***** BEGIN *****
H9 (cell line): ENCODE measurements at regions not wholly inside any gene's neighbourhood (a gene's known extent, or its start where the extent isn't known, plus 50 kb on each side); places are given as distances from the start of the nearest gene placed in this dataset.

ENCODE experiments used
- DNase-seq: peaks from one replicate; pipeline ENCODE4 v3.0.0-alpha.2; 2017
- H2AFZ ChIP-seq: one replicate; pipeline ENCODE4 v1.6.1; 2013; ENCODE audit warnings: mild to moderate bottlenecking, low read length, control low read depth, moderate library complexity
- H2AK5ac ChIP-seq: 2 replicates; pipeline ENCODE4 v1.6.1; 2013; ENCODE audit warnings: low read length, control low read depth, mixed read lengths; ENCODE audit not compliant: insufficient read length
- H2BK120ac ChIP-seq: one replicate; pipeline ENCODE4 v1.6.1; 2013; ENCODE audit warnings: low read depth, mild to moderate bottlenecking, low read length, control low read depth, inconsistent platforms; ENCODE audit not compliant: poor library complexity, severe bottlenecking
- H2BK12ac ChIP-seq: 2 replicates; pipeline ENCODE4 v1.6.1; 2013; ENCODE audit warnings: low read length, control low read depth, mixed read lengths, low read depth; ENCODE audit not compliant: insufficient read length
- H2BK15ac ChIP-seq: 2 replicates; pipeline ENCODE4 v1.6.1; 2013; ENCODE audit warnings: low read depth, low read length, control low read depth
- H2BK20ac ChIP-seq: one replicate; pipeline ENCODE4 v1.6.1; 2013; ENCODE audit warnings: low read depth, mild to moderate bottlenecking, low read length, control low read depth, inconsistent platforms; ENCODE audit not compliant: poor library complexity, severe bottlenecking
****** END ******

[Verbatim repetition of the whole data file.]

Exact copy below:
H9 (cell line): ENCODE measurements at regions not wholly inside any gene's neighbourhood (a gene's known extent, or its start where the extent isn't known, plus 50 kb on each side); places are given as distances from the start of the nearest gene placed in this dataset.

ENCODE experiments used
- DNase-seq: peaks from one replicate; pipeline ENCODE4 v3.0.0-alpha.2; 2017
- H2AFZ ChIP-seq: one replicate; pipeline ENCODE4 v1.6.1; 2013; ENCODE audit warnings: mild to moderate bottlenecking, low read length, control low read depth, moderate library complexity
- H2AK5ac ChIP-seq: 2 replicates; pipeline ENCODE4 v1.6.1; 2013; ENCODE audit warnings: low read length, control low read depth, mixed read lengths; ENCODE audit not compliant: insufficient read length
- H2BK120ac ChIP-seq: one replicate; pipeline ENCODE4 v1.6.1; 2013; ENCODE audit warnings: low read depth, mild to moderate bottlenecking, low read length, control low read depth, inconsistent platforms; ENCODE audit not compliant: poor library complexity, severe bottlenecking
- H2BK12ac ChIP-seq: 2 replicates; pipeline ENCODE4 v1.6.1; 2013; ENCODE audit warnings: low read length, control low read depth, mixed read lengths, low read depth; ENCODE audit not compliant: insufficient read length
- H2BK15ac ChIP-seq: 2 replicates; pipeline ENCODE4 v1.6.1; 2013; ENCODE audit warnings: low read depth, low read length, control low read depth
- H2BK20ac ChIP-seq: one replicate; pipeline ENCODE4 v1.6.1; 2013; ENCODE audit warnings: low read depth, mild to moderate bottlenecking, low read length, control low read depth, inconsistent platforms; ENCODE audit not compliant: poor library complexity, severe bottlenecking